We are developing an ultrasound computed tomography (USCT) system for early breast-cancer screening. USCT has great advantages over mammographies because of its lack of X-ray exposure and compression pain. USCT can show both the reflection boundary (structure) distribution and the sound speed (hardness) distribution in a subject, which is estimated from the time-of-flight (TOF) information of transmitted ultrasound waves on the basis of an X-ray CT algorithm. Considering the nature of ultrasound waves, improving the image quality generally increases the calculation burden. To achieve both high-quality images and high throughput, we developed an iterative refraction calibration method. The measured TOF sinogram was iteratively calibrated by the difference between the fastest wave arrival time and the arrival time of the wave along the geometrically shortest path in a section. This method was applied to the data of a gel phantom and a dog’s tumor extirpated at Tokyo University of Agriculture and Technology, which was measured by a USCT prototype with a 10 cm-diameter ring array. As a result, we achieved a calculation speed seven times faster than that of a conventional bent-ray reconstruction with the same contrast as that of a sound-speed image.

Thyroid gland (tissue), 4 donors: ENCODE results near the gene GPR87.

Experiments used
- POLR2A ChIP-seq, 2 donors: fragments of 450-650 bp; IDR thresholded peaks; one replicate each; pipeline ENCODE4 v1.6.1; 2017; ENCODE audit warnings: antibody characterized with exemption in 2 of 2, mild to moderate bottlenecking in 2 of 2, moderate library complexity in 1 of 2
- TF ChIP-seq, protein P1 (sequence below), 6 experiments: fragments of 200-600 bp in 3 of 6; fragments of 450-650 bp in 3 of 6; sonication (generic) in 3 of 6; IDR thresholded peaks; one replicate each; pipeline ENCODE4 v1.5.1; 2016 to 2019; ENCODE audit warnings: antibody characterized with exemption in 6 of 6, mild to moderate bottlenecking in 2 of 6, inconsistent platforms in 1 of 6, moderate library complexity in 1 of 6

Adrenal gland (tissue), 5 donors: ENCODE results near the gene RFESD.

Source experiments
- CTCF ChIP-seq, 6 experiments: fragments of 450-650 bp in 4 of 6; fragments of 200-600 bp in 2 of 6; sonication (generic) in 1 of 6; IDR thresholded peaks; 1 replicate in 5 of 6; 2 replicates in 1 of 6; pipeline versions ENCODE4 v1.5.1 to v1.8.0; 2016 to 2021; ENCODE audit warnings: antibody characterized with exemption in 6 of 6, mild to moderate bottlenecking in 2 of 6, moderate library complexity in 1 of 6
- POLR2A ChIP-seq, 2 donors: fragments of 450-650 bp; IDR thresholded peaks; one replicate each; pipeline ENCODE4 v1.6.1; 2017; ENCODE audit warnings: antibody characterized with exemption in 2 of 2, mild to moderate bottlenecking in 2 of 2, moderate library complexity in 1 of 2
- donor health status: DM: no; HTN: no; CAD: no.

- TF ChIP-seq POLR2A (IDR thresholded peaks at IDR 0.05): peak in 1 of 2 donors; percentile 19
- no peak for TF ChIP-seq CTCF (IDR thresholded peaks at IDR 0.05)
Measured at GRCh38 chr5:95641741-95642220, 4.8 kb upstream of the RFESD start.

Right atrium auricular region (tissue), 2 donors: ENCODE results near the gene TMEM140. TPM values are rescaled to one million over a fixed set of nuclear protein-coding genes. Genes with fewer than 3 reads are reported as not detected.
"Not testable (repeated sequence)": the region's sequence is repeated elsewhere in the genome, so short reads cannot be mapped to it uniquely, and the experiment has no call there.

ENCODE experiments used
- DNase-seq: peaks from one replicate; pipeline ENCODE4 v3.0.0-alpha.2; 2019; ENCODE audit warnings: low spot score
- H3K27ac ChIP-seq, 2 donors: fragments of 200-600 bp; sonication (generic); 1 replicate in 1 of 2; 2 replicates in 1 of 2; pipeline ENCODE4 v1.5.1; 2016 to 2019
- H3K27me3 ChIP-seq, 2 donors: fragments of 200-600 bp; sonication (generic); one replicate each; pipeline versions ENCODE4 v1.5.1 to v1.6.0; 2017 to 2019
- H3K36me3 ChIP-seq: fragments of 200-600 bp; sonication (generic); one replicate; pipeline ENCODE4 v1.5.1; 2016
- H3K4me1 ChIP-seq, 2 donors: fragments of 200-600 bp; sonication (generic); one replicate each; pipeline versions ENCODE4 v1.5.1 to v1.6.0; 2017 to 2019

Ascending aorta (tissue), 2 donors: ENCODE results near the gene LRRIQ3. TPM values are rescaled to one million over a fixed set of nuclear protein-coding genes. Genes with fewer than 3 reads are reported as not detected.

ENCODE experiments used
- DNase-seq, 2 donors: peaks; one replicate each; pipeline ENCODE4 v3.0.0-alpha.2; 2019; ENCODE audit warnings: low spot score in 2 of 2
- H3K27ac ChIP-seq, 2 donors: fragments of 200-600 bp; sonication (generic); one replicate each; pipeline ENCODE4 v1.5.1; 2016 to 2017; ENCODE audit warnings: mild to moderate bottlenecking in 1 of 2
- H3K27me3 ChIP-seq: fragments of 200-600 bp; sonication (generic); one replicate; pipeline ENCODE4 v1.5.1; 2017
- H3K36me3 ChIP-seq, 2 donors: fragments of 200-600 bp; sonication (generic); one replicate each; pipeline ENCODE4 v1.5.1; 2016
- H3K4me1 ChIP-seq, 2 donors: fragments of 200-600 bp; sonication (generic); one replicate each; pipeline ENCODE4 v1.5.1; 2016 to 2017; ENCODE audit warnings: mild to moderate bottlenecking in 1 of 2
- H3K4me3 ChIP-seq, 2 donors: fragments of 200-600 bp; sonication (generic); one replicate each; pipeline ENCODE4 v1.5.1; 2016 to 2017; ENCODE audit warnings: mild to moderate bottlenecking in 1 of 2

In breast imaging by ultrasound CT, ultrasound is refracted owing to the difference of the sound speed between the breast and background water. The sound speed of a dense breast is higher than that of the water, while that of a fatty breast is lower than that of the water. In this study, we developed an oil-gel-based phantom for mimicking the wave refraction from the fatty breast to the dense breast. An oil gel was generated by adding SEBS (Styrene-Ethylene/Butylenes-Styrene, 10 wt%) to paraffin oil. The oil-gel-based phantom has a cylindrical shape and contains rod shaped inclusions which can be filled with salty water (3.5%). When temperature increases, the sound speed of water increases, while that of the oil gel decreases; the sound speeds of the oil gel were higher than those of the water at less than 20°C, while the sound speeds of the oil gel were lower than those of water at higher than 20°C. By controlling the temperature, the oil-gel-based phantom was able to simulate the refraction from the fatty breast (1476 [m/s]) to the dense breast (1559 [m/s]). For 43 days, the variation of the sound speed and attenuation of the oil gel in the reconstructed images were 0.7[m/s] and 0.03[dB/MHz/cm], respectively. This phantom with high temporal stability is suitable for multi-center distribution and may be used for standardization of data acquisition and image reconstruction across centers.